Workers Museum

"When you make noise past the noise hour, it was an offence.
If you wake up before time, it was an offence.
If you miss work, it was an offence.
So was having a fight!
But being beaten up by the Compound Manager was a better punishment than losing one's job."

                    Sidney Moloi, former Newtown Compound resident, 2009

I found The Workers Museum, which was one of a number of compounds' run by the Johannesburg City Council, absolutely fascinating!

The accommodation system used to house workers. No mattresses were supplied!
9 x concrete "beds" on the lower bunk and 9 x wooden "beds" on the upper.

Despite it being no more than an old, albeit beautifully, renovated building, that goes by the name of The Workers Museum, it's fundamentally a museum to the system of migrant labour.

This was a system that seduced thousands of workers, from all over Southern Africa, to the city of gold, but a system that, sadly, very seldom acknowledged the immense contribution they made to the growth of Johannesburg!

The Workers Museum, opened as a museum in 2010, is a building that gives such a graphic insight into the hardship that black, male migrant labourers had to endure.

Adult : R10.00
Student : R7.00
Children : R5.00

Tuesday – Sunday: 09h00 – 17h00 (9.00am - 5.00pm)
Closed on Mondays, Good Friday and 25th & 26th December

Telephone : +27 (0)11 492-0600/-1865
Fax : +27 (0)11 492-0618
Send an E-Mail

The Workers' Museum
52 Jeppe Street (opposite Museum Africa)
Cnr. Miriam Makeba Street

The Friends of the Workers Museum offer special tours
as well as heritage trails of the Museum and Newtown.
These must be booked in advance!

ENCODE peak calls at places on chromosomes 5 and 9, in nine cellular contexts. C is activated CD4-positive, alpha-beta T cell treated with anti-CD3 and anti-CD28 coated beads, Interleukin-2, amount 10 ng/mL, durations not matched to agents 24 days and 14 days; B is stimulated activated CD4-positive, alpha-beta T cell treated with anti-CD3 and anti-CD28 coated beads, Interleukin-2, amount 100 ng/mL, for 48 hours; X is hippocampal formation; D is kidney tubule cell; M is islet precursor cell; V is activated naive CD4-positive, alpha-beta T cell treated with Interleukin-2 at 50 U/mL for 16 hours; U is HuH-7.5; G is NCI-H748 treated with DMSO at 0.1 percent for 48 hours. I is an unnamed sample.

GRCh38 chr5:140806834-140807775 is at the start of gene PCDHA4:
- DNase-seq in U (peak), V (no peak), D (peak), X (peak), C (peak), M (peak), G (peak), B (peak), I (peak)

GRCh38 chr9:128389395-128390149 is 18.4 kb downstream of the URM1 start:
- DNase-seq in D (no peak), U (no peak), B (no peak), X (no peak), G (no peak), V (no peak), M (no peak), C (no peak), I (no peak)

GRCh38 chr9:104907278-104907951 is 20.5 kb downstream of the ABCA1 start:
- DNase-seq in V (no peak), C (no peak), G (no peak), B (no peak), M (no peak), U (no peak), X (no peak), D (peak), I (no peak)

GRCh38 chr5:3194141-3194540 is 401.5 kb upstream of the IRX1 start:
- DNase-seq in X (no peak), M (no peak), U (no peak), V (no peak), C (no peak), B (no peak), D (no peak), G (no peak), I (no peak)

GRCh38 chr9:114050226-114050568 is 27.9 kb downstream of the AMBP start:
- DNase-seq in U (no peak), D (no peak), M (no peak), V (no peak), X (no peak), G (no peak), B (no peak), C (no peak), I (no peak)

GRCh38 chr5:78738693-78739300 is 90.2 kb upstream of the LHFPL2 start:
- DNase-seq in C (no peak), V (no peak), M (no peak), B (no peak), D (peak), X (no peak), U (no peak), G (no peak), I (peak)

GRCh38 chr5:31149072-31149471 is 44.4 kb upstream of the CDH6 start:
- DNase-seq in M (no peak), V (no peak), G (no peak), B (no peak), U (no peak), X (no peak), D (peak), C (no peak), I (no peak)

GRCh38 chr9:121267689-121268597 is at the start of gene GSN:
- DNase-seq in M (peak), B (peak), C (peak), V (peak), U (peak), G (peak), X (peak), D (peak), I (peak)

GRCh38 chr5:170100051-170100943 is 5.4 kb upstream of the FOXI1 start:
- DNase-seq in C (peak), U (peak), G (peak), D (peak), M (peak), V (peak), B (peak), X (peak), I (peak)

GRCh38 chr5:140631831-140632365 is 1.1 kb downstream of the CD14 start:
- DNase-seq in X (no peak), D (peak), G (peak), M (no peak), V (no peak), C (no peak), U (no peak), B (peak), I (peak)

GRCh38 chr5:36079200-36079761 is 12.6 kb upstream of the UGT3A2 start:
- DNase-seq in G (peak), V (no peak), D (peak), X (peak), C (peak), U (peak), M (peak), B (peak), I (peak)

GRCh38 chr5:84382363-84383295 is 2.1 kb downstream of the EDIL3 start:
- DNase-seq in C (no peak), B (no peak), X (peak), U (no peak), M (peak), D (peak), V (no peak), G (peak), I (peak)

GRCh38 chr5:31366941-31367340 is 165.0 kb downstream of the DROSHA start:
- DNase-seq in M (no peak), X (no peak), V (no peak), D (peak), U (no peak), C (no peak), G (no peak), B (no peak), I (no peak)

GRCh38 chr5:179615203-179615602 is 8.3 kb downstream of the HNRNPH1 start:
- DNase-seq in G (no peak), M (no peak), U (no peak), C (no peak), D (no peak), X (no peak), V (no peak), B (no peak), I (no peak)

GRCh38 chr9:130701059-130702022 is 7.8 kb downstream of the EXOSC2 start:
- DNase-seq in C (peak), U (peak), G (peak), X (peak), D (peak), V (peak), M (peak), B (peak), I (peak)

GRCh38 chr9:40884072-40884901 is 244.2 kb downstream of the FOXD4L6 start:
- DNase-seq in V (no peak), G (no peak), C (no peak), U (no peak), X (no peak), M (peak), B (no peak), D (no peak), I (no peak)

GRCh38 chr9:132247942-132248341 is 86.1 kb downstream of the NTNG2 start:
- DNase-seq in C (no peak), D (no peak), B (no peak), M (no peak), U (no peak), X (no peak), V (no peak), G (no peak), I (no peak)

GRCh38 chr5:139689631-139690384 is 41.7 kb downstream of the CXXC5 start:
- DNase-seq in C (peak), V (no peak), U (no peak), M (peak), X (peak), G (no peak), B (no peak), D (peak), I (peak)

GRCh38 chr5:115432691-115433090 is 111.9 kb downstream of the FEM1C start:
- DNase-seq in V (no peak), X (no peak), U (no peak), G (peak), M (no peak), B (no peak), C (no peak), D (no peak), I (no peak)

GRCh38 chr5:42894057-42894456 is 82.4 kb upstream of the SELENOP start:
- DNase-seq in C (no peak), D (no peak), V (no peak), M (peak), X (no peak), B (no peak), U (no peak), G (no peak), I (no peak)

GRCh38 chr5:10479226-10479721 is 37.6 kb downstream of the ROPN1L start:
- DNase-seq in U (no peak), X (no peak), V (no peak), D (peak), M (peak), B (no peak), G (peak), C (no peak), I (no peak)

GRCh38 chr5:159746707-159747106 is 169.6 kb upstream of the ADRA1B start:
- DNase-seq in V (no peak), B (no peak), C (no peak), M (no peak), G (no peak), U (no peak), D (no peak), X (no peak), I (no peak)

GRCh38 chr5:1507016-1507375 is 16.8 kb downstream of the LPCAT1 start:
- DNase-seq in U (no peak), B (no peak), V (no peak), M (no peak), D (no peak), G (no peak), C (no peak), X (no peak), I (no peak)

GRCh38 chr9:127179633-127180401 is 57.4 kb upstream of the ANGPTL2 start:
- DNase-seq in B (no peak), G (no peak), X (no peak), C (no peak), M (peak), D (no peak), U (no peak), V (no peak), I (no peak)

Telephone : +27 (0)11 336-9190
Send an E-Mail

The Newtown Workers' Compound, designed to house 330 workers, was built by the Johannesburg City Council in 1913, and was used initially to house their Cleansing and Sanitary Staff.
From 1927, it was used to house labourers employed in a number of power stations in the area, and from 1972, was used to house general municipal workers.
The compound was operational until as recently as the early 80's, and finally converted into a storage facility in the late 80's.
It was one of a few remaining compounds that was run by the Johannesburg municipality.

The design of the building, like others operated by the City Council, was an adaptation of the living quarters once used to house migrant workers on the mines.
The beds were of a two tier system - the lower bunk a concrete shelf, and the upper one, a wooden shelf.
No mattresses or lockers were provided.

This toilet room has 8 squat toilets, with no doors or partitions separating the men

Ablutions were appalling, with one latrine provided for every 41 men, and one cold shower for every 36 men!

A number of displays explain how significant the migrant labour system was in building both the city's - as well as the country's, culture and economy,
The Workers Museum gives a very detailed look at what were - at the very least, appalling living conditions.

It shows how the men were controlled and exploited by government policies and municipal management.
There were nine dormitories where hundreds of men lived in slave-like conditions, sleeping alongside one another on slabs of concrete - or if an established worker, on the upper wooden level of the bunk, with no personal privacy and not being allowed to talk after 10.00pm!
There was no electricity and the men were not allowed visitors.

The shower room with 9 showers, with, once again, no doors or partitions separating the men

Rules were severe, and the compound manager, who was always white and who had his own cottage adjoining the cramped black living quarters, controlled their lives totally.

Rules such as - #15 : "No African shall have his room light switched on after "LIGHTS OUT", or Rule # 19 : "No African shall vomit other than in a toilet pan or place provided for this purpose".

These meaningless, "small" offences were dealt with, using harsh, inhumane punishment that included having cold water, freezing in winter, thrown over the "accused", or the "accused" being tied to a tree in the courtyard overnight - if the lock-up room was otherwise occupied.

Included in the exhibition are recordings of workers who lament the fact they were separated from their families for such long periods of time - although this phenomenon, still happens today.

The rural areas are very often not able to sustain families, and the men frequently leave in search of work in the city.

Page uploaded : 3rd June 2012
Page updated : 27th April 2018

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